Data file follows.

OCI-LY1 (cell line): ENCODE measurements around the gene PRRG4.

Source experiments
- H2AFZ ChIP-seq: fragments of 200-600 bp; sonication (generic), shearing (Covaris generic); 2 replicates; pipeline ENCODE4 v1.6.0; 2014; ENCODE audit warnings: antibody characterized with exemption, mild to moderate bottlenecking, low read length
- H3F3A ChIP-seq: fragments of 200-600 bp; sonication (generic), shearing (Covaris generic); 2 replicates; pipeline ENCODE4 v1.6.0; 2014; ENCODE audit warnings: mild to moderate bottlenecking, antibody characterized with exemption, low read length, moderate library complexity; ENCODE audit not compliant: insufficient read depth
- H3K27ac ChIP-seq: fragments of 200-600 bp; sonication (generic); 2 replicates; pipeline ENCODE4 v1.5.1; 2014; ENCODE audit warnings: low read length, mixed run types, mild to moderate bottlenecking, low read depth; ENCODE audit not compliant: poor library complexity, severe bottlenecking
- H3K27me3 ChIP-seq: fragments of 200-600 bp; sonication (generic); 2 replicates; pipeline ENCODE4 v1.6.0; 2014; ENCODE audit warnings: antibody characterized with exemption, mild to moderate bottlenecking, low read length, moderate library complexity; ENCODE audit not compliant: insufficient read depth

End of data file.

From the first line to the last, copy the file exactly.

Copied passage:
OCI-LY1 (cell line): ENCODE measurements around the gene PRRG4.

Source experiments
- H2AFZ ChIP-seq: fragments of 200-600 bp; sonication (generic), shearing (Covaris generic); 2 replicates; pipeline ENCODE4 v1.6.0; 2014; ENCODE audit warnings: antibody characterized with exemption, mild to moderate bottlenecking, low read length
- H3F3A ChIP-seq: fragments of 200-600 bp; sonication (generic), shearing (Covaris generic); 2 replicates; pipeline ENCODE4 v1.6.0; 2014; ENCODE audit warnings: mild to moderate bottlenecking, antibody characterized with exemption, low read length, moderate library complexity; ENCODE audit not compliant: insufficient read depth
- H3K27ac ChIP-seq: fragments of 200-600 bp; sonication (generic); 2 replicates; pipeline ENCODE4 v1.5.1; 2014; ENCODE audit warnings: low read length, mixed run types, mild to moderate bottlenecking, low read depth; ENCODE audit not compliant: poor library complexity, severe bottlenecking
- H3K27me3 ChIP-seq: fragments of 200-600 bp; sonication (generic); 2 replicates; pipeline ENCODE4 v1.6.0; 2014; ENCODE audit warnings: antibody characterized with exemption, mild to moderate bottlenecking, low read length, moderate library complexity; ENCODE audit not compliant: insufficient read depth